The damages awarded by the Victorian Supreme Court amounted to $2.6m
The Supreme Court of Victoria has awarded the highest damages for an institutional abuse case in Australia’s history.
The plaintiff of the case, who was exposed to prolonged sexual abuse within the premises of Geelong College, will receive $2,632,319.25 in damages from the school after it was found liable for breach of duty in a 1 October decision.
“The case highlights that a school can be held directly liable for abuse that occurs both on and off its premises, where the abuse that occurred off premises can be attributed to the school creating the opportunity and the occasion for the abuse to manifest,” said Carter Newell partner Ben Hall, special counsel Amy Gill and solicitor Amanda Le in a post on the firm’s website.
In 1988, plaintiff PCB was a year 8 student at Geelong College who started visiting a building on the school premises known as the House of Guilds (HOG). The building had a room which allowed students to work on woodwork projects, ceramics and other crafts, and was also open to other members of the community, including adults, upon payment of a membership fee.
Bert Palframan, who was in his early 70s at the time, was an honorary member of the HOG. He regularly attended the workshop and interacted with the students, including PCB. Between late 1988 and mid-1990, PCB was sexually abused by Palframan on more than 50 occasions at the HOG, in Palframan’s car and in Palframan’s home.
As a result of the abuse, which Palframan had described as “our secret,” PCB suffered nightmares, feelings of guilt and shame. He had thoughts of self-harm and of harming others, and gave evidence that he experienced feelings of distress and of being out of control. However, PCB did not disclose the abuse to anyone until 2007, when he suffered a breakdown. Upon informing his wife and family, PCB received psychological treatment.
PCB was diagnosed with PTSD and generalised anxiety disorder. He argued in court that the trajectory of his life “was altered for the worse” by the abuse, and claimed that he “would have been either more ‘successful’ or ‘successful’ earlier and in a more sustained way but for the abuse.” PCB stated that he remained haunted by the fact that he “could never show the strength actually to push [Palframan] away for the things that he was doing to [him].”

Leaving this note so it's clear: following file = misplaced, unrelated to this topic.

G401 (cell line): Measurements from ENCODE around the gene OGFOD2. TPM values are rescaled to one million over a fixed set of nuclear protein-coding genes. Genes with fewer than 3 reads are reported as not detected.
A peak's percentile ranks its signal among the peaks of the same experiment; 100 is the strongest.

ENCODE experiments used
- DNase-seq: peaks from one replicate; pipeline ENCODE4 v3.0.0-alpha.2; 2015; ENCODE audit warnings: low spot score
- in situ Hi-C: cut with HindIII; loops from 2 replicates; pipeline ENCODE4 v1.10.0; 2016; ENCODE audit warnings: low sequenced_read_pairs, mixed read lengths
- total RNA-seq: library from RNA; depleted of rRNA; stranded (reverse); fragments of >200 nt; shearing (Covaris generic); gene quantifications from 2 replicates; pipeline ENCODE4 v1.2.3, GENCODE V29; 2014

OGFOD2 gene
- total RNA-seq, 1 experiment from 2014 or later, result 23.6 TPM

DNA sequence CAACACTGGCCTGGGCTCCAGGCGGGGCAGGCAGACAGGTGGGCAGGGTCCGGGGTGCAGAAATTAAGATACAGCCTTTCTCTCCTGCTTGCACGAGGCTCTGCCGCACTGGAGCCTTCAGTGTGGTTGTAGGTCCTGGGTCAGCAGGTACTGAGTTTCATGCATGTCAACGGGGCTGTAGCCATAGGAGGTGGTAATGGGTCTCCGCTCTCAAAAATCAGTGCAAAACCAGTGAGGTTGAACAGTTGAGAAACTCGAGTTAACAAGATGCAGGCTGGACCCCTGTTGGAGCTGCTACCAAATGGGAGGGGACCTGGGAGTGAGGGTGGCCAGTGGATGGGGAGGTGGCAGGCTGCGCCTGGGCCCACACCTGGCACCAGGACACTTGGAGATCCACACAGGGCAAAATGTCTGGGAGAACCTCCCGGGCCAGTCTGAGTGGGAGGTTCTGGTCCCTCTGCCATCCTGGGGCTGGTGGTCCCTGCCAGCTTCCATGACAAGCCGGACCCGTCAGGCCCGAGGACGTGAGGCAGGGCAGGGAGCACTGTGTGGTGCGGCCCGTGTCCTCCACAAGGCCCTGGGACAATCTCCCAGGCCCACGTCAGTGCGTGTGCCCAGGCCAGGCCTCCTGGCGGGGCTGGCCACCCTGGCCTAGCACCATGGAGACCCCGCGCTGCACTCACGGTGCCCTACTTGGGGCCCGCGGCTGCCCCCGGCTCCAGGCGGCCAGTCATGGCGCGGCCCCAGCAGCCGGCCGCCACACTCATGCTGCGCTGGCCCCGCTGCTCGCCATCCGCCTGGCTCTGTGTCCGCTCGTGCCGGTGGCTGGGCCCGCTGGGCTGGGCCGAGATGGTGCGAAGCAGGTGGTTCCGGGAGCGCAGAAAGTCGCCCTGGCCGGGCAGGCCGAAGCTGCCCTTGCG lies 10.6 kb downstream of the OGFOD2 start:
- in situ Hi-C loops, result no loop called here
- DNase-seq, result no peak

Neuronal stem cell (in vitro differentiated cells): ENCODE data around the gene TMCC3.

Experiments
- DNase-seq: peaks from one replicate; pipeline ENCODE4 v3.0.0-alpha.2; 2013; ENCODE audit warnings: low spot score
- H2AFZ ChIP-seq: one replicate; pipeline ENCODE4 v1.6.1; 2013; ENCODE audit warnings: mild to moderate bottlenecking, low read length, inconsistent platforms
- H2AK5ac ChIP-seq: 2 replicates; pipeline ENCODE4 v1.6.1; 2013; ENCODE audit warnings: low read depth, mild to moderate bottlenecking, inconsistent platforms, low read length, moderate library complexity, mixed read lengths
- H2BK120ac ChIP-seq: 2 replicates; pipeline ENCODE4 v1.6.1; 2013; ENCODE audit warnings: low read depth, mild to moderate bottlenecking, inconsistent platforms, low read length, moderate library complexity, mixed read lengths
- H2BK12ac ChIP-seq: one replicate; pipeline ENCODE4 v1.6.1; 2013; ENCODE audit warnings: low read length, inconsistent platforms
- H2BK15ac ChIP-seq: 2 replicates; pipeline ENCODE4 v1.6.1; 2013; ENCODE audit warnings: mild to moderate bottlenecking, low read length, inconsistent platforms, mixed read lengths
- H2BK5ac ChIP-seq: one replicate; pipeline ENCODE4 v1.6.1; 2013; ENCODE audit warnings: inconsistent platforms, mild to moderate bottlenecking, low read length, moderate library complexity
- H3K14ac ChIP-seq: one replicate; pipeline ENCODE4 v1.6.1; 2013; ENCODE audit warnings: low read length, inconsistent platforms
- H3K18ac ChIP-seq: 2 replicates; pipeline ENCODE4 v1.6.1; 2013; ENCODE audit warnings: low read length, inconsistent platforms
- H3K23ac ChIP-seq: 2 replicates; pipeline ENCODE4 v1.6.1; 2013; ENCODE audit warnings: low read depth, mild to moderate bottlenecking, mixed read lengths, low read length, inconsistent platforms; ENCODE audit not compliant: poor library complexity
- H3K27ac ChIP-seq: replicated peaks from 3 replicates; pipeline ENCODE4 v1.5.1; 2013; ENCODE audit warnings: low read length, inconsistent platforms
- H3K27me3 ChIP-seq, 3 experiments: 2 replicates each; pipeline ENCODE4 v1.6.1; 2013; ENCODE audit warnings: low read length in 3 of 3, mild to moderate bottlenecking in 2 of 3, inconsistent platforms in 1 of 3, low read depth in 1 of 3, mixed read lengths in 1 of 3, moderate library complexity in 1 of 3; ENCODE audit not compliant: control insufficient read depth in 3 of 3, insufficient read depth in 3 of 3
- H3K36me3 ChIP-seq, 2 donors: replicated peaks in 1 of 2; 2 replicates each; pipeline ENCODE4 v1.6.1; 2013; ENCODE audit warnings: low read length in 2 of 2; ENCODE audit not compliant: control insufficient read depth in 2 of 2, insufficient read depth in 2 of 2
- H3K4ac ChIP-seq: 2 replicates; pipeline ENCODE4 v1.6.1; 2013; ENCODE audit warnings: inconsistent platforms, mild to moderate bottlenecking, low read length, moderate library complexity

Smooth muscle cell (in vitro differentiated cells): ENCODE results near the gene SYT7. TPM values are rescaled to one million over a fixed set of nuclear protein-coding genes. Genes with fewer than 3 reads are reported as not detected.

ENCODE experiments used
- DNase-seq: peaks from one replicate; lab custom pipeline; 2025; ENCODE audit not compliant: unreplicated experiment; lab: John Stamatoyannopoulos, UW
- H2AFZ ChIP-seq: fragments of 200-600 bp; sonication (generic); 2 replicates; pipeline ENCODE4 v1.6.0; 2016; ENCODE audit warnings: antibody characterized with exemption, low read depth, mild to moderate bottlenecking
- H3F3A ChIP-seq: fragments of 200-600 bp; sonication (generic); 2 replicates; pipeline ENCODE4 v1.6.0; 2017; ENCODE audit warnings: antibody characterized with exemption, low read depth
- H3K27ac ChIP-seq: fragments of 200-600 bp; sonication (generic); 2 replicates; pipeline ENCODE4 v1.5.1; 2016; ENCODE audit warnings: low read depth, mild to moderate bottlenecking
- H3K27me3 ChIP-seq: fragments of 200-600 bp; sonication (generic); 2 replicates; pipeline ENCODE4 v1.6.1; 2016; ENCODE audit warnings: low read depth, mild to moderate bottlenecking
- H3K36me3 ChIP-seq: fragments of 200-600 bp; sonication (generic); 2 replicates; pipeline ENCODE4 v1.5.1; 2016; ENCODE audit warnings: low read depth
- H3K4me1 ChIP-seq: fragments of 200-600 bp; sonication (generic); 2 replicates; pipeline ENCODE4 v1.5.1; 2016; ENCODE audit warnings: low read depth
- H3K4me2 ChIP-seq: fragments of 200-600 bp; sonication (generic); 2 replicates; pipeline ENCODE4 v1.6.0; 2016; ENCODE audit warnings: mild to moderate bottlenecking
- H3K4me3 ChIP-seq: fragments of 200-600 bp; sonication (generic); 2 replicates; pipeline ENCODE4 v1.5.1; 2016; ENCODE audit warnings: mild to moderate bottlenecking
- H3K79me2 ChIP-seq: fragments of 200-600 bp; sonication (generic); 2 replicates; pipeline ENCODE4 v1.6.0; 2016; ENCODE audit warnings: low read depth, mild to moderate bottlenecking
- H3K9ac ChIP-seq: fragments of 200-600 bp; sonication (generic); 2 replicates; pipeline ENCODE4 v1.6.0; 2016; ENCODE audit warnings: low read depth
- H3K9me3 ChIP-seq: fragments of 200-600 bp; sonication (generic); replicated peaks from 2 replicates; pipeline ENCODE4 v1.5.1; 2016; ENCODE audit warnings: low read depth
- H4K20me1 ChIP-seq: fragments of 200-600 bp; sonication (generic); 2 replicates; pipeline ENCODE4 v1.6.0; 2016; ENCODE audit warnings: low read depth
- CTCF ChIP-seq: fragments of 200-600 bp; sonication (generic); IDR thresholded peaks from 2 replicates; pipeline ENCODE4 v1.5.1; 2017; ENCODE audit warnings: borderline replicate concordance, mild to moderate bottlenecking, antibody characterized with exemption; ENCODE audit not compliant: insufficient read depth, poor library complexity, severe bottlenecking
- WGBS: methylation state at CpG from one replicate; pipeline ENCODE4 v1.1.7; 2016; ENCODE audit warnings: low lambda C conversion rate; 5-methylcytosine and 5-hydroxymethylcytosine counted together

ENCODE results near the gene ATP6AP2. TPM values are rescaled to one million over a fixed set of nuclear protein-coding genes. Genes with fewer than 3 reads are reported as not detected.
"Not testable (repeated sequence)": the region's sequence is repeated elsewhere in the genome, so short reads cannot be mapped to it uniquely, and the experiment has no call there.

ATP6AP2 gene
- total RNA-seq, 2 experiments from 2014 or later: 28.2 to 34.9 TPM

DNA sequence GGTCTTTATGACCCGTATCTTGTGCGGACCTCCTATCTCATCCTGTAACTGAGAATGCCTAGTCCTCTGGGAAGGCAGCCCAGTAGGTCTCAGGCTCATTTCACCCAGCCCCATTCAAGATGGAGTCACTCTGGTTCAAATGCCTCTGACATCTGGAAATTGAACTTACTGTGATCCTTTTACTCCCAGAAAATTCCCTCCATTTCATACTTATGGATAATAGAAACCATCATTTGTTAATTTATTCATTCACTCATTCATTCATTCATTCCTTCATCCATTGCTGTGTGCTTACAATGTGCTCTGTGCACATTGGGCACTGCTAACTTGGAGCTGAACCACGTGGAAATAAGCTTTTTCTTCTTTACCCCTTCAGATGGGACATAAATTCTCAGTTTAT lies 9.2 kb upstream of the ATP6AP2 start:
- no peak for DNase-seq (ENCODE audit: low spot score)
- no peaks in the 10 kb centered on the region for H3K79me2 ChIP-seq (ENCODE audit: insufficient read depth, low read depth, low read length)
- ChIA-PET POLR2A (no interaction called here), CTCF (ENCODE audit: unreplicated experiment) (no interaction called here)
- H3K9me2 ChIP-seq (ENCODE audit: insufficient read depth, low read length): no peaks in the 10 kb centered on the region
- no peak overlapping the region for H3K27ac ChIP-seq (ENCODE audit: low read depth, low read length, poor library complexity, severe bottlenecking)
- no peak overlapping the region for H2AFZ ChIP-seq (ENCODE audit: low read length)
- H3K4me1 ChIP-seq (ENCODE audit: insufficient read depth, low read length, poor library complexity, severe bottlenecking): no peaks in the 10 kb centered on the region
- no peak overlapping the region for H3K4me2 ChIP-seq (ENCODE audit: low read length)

The court ruled on the uncontested medical evidence and said that PCB suffered psychiatric injury. The court also received a body of evidence concerning historical sexual abuse at Geelong College, particularly in the late 60s and early 70s.
In its defence, Geelong College did not dispute that “it was reasonably foreseeable that students of the school might have been at risk of sexual or other abuse or risk of injury.” It also did not dispute that it “owed [PCB] a nondelegable duty to take reasonable care to ensure his safety at school.” However, it said that it fulfilled that duty through employing a warden on the school grounds, together with a system of rostering and supervision undertaken within the HOG. It also contended that its duty did not extend to the abuse perpetrated by Palframan, who died in 1999, outside the school.
According to PCB, Palframan “should be taken to have been, in effect, an employee of the school” because at times, he supervised the students. However, he was not trained nor qualified as a teacher, and he did not have any formal status as a teacher paid by the school. Moreover, the school had not implemented a process or procedure to review and approve applications for memberships to access the HOG.
As to Geelong College’s defence that it had a warden and a system of supervision in place, many witnesses said that a supervising teacher was away from the woodwork room “for periods of time attending to other duties or things.” The court said that “the very conception of the [HOG]” exposed it to risks.
The court decided that Geelong College breached its duty of care by “failing to apprehend the import of [complaints].” It was negligent “in failing to anticipate and highlight the risk identified and in failing to facilitate the ready imposition of such a response.”